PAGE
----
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        Befriending: active placebo or effective psychotherapy?
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        Befriending: active placebo or effective psychotherapy?
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Summary

Befriending allows for control of the non-specific factors of the therapist–patient interaction in psychosocial research. Manualised befriending is at the very least an active placebo and potentially an effective intervention. Befriending now merits increased research attention to determine indications for use and to elucidate mechanisms of action.

Footnotes

Declaration of interest

D.T., H.S., L.L. and R.D. have all received payment for delivering lectures and workshops on the subject of cognitive–behavioural therapy for the treatment of schizophrenia and other psychoses.

What is befriending?

Befriending is different from supportive counselling, which is based on Rogerian principles, and has been shown to be as effective as cognitive-behavioural therapy (CBT) in the treatment of the psychopathology of schizophrenia at the end of therapy. 1 Befriending schemes offering social support were first developed within the voluntary sector as a psychosocial intervention for those with depression, anxiety and loneliness. Such schemes were described as being a highly cost-effective form of community care 2 when combined with the full range of necessary pharmacological and psychosocial components needed in individualised care packages. The key ingredients of professional social support have been described and include showing interest, active listening, patience, being outgoing/communicative, sympathetic, trustworthy and the sharing of feelings. 3 The three domains of social support were listed as emotional support, informational guidance and practical assistance.

Befriending was first tested out in chronic depression. 4 The professional befriending (by psychiatric nurses) designed by Kingdon and Turkington for use with schizophrenia, built upon this previous work and manualised the components. 5 We very much viewed this as purely a placebo intervention that was predicted to have minimal effects on the total symptom burden and distress of patients with chronic schizophrenia. The non-specifics of the comparator CBT intervention were to be controlled for, with the therapist remaining empathic and non-directive. Psychotic and affective symptoms were not dealt with in a focused or problem-solving manner. Instead, the time was spent focusing on comparatively neutral topics such as the weather, local events, previous holiday destinations, hobbies and general interests. For example, if the person with schizophrenia was highly delusional, the befriender would not dismiss what the person had said, but would acknowledge without colluding and move the conversation on to related, neutral or positive shared experiences. The befriender used personal disclosure of their feelings, interests and activities to maintain a dialogue. The key components of befriending for schizophrenia have recently been described as acceptance, non-collusion, non-confrontation, focus on interesting and enjoyable events from the present/past, personal disclosure, active listening, reflection and summary, humour and generating hope. 6 Befriending may therefore be a highly viable catalyst to improve therapeutic alliance that consistently predicts positive outcomes across different therapy modalities and different disorders. 7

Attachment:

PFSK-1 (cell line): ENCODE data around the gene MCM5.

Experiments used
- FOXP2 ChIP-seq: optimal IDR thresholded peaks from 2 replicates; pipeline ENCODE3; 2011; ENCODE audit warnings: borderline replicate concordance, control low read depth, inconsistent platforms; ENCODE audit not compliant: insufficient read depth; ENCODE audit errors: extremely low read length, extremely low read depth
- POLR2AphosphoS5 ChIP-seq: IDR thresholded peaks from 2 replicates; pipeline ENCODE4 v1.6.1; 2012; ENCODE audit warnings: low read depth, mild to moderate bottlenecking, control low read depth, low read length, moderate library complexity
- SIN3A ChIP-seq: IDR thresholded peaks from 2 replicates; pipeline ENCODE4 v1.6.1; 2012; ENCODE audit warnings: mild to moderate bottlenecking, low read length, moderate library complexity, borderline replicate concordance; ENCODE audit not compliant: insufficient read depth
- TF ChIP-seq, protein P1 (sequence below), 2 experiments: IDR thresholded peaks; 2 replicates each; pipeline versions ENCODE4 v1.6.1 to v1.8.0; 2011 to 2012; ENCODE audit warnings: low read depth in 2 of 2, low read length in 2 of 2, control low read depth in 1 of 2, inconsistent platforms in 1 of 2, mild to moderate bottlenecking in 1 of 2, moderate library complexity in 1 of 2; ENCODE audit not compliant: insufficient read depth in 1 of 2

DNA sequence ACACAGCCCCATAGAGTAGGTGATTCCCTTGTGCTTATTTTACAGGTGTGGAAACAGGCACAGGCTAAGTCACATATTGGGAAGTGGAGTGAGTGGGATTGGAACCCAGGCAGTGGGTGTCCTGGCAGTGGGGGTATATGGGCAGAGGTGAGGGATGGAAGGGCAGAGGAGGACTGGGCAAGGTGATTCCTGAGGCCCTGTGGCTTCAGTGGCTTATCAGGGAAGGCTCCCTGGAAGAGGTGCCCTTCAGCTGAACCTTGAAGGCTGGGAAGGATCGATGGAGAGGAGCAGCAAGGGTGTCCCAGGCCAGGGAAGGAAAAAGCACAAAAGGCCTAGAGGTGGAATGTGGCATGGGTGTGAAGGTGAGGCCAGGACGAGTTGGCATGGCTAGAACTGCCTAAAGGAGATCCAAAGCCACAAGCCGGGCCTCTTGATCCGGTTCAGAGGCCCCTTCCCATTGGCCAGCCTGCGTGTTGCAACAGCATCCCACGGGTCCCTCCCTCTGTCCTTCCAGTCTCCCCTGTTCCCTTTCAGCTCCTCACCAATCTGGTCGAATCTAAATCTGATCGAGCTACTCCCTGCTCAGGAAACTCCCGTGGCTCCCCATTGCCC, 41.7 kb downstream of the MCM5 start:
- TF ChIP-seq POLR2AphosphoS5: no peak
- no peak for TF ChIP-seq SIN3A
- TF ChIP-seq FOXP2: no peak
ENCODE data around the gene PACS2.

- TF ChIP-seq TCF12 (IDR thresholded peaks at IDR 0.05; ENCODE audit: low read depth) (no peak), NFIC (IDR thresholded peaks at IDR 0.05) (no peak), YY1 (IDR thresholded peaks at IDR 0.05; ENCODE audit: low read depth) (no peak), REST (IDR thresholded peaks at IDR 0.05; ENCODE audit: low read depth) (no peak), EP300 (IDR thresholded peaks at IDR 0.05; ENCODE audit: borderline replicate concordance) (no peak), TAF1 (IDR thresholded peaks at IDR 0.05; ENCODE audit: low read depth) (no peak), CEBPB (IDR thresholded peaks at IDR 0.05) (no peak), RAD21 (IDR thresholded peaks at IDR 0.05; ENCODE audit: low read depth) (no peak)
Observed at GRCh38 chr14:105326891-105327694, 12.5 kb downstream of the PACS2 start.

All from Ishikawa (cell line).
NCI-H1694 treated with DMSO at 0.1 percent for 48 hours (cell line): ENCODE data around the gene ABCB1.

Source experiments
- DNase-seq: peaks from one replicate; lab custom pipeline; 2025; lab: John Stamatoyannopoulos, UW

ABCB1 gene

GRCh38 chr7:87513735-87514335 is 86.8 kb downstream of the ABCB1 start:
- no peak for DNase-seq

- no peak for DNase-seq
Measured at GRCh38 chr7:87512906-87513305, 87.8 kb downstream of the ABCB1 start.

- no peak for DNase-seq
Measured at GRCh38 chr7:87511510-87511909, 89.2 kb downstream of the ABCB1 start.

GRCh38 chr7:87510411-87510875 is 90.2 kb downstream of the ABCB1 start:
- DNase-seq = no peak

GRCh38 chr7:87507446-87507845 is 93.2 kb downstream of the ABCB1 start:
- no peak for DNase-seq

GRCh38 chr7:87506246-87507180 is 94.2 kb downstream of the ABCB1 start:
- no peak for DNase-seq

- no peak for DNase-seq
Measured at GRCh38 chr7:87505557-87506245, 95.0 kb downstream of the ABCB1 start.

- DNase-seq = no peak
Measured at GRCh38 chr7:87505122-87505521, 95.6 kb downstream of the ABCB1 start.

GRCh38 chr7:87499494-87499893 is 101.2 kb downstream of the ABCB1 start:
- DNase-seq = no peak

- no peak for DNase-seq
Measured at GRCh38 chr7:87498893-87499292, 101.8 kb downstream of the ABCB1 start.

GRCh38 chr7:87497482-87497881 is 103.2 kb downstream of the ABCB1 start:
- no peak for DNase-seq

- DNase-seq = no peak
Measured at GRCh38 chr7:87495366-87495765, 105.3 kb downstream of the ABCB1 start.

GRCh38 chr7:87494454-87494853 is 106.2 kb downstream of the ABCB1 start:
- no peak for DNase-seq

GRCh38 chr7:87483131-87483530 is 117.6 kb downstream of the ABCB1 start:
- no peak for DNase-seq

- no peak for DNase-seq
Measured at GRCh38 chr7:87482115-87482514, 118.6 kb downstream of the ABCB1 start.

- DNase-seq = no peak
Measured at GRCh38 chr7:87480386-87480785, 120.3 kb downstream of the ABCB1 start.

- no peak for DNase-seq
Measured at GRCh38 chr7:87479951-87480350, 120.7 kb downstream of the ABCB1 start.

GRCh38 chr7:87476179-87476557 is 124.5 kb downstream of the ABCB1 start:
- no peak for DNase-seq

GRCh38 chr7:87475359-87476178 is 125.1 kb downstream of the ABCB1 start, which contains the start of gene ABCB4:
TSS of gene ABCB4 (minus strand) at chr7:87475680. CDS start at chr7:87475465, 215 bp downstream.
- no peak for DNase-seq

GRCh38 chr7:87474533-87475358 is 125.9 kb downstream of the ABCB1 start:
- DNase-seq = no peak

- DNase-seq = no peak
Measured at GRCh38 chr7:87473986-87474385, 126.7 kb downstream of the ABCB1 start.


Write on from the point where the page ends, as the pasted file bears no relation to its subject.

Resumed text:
Studies comparing psychosocial treatments for schizophrenia with befriending

The original Sensky et al 5 study showed that there was a moderately strong effect for both CBT and befriending on all primary and secondary outcomes in a randomised controlled trial for patients with antipsychotic-resistant chronic schizophrenia. There was no significant difference at the end of therapy on overall symptom burden, positive symptoms, negative symptoms and depression. Interestingly the befriending effect was not durable and the individual was left ‘grieving’ the loss of their befriender at the end of the intervention, so the benefit was substantially lost by short-term follow-up. Milne et al 8 confirmed that both interventions were unique and there were no elements of CBT in the befriending limb. They argued that this professional social support intervention was ‘no mere placebo’. However, Turner et al 9 reported in a meta-analysis that CBT was significantly more effective than befriending for reducing overall symptoms of psychosis (g = 0.42).